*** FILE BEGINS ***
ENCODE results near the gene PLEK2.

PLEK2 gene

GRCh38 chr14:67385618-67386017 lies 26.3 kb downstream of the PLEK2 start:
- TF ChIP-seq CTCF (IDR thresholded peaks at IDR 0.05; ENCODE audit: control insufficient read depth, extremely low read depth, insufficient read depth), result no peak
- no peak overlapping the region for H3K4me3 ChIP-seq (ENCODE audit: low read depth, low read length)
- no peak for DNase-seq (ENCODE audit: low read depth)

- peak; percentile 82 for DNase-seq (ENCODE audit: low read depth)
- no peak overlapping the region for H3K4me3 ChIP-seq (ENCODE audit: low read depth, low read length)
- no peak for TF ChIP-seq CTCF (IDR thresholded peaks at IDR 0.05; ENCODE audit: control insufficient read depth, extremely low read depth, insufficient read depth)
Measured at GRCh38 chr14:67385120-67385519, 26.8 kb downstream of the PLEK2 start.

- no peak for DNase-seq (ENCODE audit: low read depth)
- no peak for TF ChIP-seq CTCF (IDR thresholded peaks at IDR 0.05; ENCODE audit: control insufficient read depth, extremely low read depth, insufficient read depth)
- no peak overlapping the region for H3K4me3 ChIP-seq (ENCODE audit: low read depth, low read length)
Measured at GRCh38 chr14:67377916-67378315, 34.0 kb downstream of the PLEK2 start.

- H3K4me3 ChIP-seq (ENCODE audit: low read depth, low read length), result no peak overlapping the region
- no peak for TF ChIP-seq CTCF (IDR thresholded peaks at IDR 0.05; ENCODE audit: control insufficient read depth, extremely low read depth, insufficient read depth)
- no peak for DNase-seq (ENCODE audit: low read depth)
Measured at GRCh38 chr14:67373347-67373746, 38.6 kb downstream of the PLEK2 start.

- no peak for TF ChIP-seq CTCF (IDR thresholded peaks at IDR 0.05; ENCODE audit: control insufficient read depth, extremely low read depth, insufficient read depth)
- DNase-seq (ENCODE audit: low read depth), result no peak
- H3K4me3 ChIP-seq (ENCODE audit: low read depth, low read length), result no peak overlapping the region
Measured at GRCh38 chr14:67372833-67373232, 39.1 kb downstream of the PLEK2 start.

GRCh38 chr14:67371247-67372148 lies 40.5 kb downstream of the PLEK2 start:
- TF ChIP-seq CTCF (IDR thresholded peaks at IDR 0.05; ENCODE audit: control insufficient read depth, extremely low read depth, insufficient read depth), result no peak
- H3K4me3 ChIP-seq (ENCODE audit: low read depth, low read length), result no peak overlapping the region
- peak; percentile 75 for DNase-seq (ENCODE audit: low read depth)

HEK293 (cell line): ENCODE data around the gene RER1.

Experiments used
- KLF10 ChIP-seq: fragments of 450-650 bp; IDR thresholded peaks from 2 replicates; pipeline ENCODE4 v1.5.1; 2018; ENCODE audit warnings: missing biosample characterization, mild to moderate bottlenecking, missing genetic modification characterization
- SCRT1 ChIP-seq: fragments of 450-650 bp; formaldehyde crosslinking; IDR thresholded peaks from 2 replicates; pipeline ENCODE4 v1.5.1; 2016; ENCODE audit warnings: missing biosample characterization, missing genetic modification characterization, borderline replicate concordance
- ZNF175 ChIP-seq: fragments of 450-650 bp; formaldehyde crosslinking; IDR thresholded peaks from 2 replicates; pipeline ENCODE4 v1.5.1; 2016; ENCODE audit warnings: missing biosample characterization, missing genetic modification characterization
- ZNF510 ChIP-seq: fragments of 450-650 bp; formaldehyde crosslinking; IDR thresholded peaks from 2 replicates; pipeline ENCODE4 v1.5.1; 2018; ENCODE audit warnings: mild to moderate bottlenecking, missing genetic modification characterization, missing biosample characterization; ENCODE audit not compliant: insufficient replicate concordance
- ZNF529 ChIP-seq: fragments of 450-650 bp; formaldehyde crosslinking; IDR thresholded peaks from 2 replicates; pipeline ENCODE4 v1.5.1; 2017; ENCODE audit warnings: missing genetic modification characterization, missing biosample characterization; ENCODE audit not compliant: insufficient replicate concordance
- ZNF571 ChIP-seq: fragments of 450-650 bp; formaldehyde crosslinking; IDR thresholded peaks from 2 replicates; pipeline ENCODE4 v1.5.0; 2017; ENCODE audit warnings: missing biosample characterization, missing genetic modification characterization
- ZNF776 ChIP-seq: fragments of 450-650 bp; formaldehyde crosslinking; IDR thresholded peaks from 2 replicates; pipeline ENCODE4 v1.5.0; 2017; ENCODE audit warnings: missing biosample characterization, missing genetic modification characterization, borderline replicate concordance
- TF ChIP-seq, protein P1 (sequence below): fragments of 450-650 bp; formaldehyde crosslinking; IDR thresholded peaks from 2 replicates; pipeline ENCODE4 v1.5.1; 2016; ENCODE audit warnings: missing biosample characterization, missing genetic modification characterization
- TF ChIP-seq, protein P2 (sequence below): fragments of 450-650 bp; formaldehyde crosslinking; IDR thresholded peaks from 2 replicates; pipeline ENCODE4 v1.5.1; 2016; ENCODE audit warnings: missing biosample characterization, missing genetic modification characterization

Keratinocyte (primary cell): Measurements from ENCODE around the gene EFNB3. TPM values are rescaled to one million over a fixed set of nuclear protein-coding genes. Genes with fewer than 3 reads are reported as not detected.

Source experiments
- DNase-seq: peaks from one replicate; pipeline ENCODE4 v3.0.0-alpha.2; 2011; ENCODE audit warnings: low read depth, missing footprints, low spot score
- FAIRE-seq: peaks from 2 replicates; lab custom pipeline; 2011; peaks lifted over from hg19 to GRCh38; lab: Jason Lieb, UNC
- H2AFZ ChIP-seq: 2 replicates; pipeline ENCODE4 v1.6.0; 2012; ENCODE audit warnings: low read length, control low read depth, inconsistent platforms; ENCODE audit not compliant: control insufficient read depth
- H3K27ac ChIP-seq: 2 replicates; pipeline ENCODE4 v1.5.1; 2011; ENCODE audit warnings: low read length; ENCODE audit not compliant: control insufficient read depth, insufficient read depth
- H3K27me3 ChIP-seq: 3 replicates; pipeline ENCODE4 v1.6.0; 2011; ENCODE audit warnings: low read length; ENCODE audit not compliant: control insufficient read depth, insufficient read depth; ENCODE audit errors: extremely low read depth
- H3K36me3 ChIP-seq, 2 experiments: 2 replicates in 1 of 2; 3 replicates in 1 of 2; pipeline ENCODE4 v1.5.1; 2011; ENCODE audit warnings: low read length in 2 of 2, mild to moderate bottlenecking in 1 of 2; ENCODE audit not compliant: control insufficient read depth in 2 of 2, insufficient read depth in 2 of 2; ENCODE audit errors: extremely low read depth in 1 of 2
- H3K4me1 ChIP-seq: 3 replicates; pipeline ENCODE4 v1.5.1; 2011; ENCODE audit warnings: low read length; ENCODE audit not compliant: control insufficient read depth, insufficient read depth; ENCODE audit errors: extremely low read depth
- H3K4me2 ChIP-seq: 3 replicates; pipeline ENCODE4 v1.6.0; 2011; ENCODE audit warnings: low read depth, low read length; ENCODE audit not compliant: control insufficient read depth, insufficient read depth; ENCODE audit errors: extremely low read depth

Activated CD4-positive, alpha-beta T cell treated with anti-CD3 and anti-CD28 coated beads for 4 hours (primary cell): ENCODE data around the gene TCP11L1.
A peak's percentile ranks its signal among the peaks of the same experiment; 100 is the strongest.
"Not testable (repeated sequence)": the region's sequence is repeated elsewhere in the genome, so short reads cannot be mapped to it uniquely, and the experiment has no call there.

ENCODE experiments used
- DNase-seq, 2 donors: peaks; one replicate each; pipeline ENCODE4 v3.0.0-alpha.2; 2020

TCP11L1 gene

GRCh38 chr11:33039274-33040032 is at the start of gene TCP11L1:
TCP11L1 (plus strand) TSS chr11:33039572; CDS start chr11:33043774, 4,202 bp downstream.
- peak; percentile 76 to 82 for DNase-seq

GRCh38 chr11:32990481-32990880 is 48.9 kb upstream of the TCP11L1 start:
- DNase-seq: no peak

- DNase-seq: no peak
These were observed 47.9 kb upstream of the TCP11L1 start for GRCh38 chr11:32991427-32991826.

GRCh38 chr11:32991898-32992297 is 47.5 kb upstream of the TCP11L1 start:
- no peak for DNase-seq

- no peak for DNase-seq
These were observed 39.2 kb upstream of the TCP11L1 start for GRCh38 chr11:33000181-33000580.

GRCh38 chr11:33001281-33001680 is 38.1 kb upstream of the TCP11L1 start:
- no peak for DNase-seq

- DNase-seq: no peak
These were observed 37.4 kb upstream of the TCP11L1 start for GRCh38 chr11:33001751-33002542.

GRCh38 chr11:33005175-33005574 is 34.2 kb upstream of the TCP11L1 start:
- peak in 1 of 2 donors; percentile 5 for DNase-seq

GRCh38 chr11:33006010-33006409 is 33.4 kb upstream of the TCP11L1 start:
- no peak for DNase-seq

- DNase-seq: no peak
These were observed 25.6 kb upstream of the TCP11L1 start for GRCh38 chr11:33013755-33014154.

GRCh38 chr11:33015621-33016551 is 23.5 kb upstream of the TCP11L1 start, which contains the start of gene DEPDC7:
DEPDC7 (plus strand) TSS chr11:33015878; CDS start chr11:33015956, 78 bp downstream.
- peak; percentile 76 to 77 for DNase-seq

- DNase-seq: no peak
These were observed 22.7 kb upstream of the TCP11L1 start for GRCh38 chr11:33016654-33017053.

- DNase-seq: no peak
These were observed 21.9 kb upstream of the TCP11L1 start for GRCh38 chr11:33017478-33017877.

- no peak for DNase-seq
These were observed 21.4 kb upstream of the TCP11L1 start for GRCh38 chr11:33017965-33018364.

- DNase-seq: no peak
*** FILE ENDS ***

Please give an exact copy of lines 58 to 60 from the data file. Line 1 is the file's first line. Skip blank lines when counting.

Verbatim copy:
- DNase-seq: no peak

- DNase-seq: no peak
These were observed 47.9 kb upstream of the TCP11L1 start for GRCh38 chr11:32991427-32991826.